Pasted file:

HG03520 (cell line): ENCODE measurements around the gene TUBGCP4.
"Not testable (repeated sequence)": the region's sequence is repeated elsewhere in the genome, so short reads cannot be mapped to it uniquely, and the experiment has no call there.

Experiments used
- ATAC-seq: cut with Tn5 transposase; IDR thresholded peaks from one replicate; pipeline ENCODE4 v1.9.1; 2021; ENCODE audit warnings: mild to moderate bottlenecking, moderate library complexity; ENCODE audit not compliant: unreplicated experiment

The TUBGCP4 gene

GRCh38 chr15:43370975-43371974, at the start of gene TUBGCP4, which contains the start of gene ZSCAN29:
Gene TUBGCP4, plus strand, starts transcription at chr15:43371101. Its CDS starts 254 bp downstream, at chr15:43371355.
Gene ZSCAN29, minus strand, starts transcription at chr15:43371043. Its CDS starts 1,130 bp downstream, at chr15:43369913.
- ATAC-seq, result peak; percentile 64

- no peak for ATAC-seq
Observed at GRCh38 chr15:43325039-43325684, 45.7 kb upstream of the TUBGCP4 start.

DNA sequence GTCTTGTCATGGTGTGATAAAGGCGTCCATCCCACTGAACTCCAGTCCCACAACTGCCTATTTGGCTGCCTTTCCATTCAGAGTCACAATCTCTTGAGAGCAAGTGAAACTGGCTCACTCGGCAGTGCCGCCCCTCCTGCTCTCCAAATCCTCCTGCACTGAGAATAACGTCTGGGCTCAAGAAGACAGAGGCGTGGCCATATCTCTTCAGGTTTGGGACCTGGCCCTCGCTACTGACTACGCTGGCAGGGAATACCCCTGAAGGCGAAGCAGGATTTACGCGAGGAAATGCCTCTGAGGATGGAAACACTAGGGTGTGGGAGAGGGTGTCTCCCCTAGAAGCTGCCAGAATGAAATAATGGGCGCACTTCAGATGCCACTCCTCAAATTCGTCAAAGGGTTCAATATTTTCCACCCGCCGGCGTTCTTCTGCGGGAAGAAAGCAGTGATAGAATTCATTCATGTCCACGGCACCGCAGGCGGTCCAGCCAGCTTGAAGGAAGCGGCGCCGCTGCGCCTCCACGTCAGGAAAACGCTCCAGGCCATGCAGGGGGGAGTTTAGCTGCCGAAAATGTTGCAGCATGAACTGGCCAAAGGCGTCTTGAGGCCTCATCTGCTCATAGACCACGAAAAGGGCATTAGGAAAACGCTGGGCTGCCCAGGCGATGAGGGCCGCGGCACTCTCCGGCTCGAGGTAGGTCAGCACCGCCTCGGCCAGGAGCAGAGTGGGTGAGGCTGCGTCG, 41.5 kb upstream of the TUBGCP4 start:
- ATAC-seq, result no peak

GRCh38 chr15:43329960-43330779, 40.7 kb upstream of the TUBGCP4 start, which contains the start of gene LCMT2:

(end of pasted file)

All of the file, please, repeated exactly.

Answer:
HG03520 (cell line): ENCODE measurements around the gene TUBGCP4.
"Not testable (repeated sequence)": the region's sequence is repeated elsewhere in the genome, so short reads cannot be mapped to it uniquely, and the experiment has no call there.

Experiments used
- ATAC-seq: cut with Tn5 transposase; IDR thresholded peaks from one replicate; pipeline ENCODE4 v1.9.1; 2021; ENCODE audit warnings: mild to moderate bottlenecking, moderate library complexity; ENCODE audit not compliant: unreplicated experiment

The TUBGCP4 gene

GRCh38 chr15:43370975-43371974, at the start of gene TUBGCP4, which contains the start of gene ZSCAN29:
Gene TUBGCP4, plus strand, starts transcription at chr15:43371101. Its CDS starts 254 bp downstream, at chr15:43371355.
Gene ZSCAN29, minus strand, starts transcription at chr15:43371043. Its CDS starts 1,130 bp downstream, at chr15:43369913.
- ATAC-seq, result peak; percentile 64

- no peak for ATAC-seq
Observed at GRCh38 chr15:43325039-43325684, 45.7 kb upstream of the TUBGCP4 start.

DNA sequence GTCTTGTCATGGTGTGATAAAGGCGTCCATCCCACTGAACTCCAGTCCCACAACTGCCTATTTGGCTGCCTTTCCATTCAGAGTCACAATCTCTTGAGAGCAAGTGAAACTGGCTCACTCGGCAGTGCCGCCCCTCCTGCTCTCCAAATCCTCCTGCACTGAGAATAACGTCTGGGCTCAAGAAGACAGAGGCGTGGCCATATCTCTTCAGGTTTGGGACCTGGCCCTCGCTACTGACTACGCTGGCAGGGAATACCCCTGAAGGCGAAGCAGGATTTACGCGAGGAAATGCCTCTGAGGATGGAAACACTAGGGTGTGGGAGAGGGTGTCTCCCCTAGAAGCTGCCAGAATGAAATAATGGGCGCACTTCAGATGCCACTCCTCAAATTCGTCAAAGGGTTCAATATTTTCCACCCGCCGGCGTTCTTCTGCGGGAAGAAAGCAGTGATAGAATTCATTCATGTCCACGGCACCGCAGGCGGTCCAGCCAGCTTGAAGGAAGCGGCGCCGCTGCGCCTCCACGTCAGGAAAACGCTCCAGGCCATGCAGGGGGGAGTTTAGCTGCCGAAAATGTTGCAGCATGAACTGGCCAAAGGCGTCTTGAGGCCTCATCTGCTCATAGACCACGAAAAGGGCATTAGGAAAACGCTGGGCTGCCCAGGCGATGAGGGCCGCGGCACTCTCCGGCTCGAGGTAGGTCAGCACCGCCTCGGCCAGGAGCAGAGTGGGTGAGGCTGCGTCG, 41.5 kb upstream of the TUBGCP4 start:
- ATAC-seq, result no peak

GRCh38 chr15:43329960-43330779, 40.7 kb upstream of the TUBGCP4 start, which contains the start of gene LCMT2: